This is not to say that John doesn’t include the Eucharistic within his Gospel. We have just read it. We know from Paul’s first letter to the Corinthians (1 Cor. 10:14-22) that the earliest Christians indeed celebrated a Eucharistic meal, based on, or modeled after, the Last Supper. This letter was written in the year 55, and is one of the oldest documents of the New Testament, pre-dating the Gospels as we have them today. Whereas the synoptic Gospel of Mark, Matthew, and Luke ground the Eucharistic experience of the Church within the final days of Jesus’ life, John gives us the theology of the same, in a teaching by Jesus following the feeding of the 5,000. Though the gospels and letters may describe things differently, they don’t contradict each other, but amplify central experiences of the Christian community, in its earliest days, and still today.
The Eucharistic understanding of the Church has always been broad, from a memorial meal to sacramental real presence. For some of us, holiness seeps down into the very crumbs of the bread, while others experience it as a temporary and fleeting sign. On one hand, we know the example of the medieval church, where communion happened for most lay people by simply gazing at or adoring the consecrated bread. On the other hand, in the early years of the Anglican reformation, remnants of the Eucharistic meal were sent home with the priest to feed him and his family. To this day, Eucharistic practice is broad and varied in different churches, from receiving communion weekly or daily to receiving it only once a quarter.  Wherever you are in your understanding of the Eucharist, something significant happens when friends and strangers gather for prayers around simple bread and wine. In faith, we trust and belief that the God who proclaims this bread to be his flesh (John 6:51b), is really present with us, among us, and within us.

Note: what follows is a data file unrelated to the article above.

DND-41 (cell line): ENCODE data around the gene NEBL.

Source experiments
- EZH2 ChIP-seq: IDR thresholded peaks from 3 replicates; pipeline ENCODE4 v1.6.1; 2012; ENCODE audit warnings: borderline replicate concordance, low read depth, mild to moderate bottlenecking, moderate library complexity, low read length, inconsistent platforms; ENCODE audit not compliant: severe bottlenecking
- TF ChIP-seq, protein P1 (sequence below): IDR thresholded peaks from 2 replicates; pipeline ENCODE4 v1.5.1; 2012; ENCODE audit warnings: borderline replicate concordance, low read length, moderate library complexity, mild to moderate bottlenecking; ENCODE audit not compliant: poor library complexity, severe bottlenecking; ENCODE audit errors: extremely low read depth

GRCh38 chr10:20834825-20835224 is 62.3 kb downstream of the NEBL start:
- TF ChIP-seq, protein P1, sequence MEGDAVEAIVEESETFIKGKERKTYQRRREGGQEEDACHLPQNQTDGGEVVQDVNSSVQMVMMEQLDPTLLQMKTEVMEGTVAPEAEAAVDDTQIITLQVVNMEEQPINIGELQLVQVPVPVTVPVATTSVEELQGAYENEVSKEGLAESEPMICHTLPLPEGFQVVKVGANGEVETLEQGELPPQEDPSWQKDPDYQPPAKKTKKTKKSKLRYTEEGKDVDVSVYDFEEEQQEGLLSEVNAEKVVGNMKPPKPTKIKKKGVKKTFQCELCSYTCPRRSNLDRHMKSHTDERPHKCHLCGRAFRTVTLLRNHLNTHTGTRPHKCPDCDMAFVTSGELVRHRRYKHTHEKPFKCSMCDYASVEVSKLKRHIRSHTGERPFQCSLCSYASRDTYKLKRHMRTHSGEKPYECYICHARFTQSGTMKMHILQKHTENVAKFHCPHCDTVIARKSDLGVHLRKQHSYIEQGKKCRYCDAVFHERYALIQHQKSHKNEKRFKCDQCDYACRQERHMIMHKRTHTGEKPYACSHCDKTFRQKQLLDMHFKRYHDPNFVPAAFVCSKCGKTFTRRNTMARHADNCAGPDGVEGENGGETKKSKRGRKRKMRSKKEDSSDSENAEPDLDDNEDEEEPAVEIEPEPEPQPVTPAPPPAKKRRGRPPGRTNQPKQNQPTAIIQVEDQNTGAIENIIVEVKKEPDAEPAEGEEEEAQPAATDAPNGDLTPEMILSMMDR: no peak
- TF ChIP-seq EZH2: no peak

What does it mean for us to celebrate the Eucharist week after week after week? Here are some thoughts. This is not all there is to say about the Eucharist – no single sermon could ever do that – but still some thoughts that shape my own experience, and hopefully may inspire you too.
First, the Eucharist connects us. Obviously, it shapes us as a single community gathered in this space, but it also connects us to all the other communities gathered today in other places, countries, and continents, to share in the same celebration. The Eucharist also connects us to the generations who have come before us, and to the generations, we hope and pray, are to come after us, celebrating the same Eucharistic meal. Ultimately, the Eucharist connect us to the life and example of Jesus of Nazareth, who instituted this meal through his teaching and in a last supper shared with his followers.
Second, beyond a mere historical recollection of Jesus’ example, we believe, true to Jesus’ words, that Christ is indeed present here and now, in and through the consecrated bread and wine. Again, we may not agree on how this exactly happens, but we do agree that it does happen. The sacraments of the new covenant are not just available to those lucky few who knew Jesus in his historical time and place, but he is equally present to us. Though separated by time and space, we believe that in our holy meal we indeed share a communion with Christ himself.
Third, like any meal that strengthens our body and nourishes our soul, we believe that this sacramental meal of bread and wine also impacts our life. In the words of Eucharistic Prayer C, we believe that each time we come to this time, we not only receive solace, but also strength; not only pardon, but also renewal.
Finally, in our communion meal, we receive bread that is broken, in remembrance that Christ’s own body was broken on the cross, and in recognition that our own lives our broken. God’s holy meal does not exist to honor perfect sainted people, but to nourish broken people like you and me.
In holy communion, we eat what we are, broken, and we behold who are called to be, holy.
I am the living bread that came down from heaven. Whoever eats of this bread will live forever.(John 6:51a)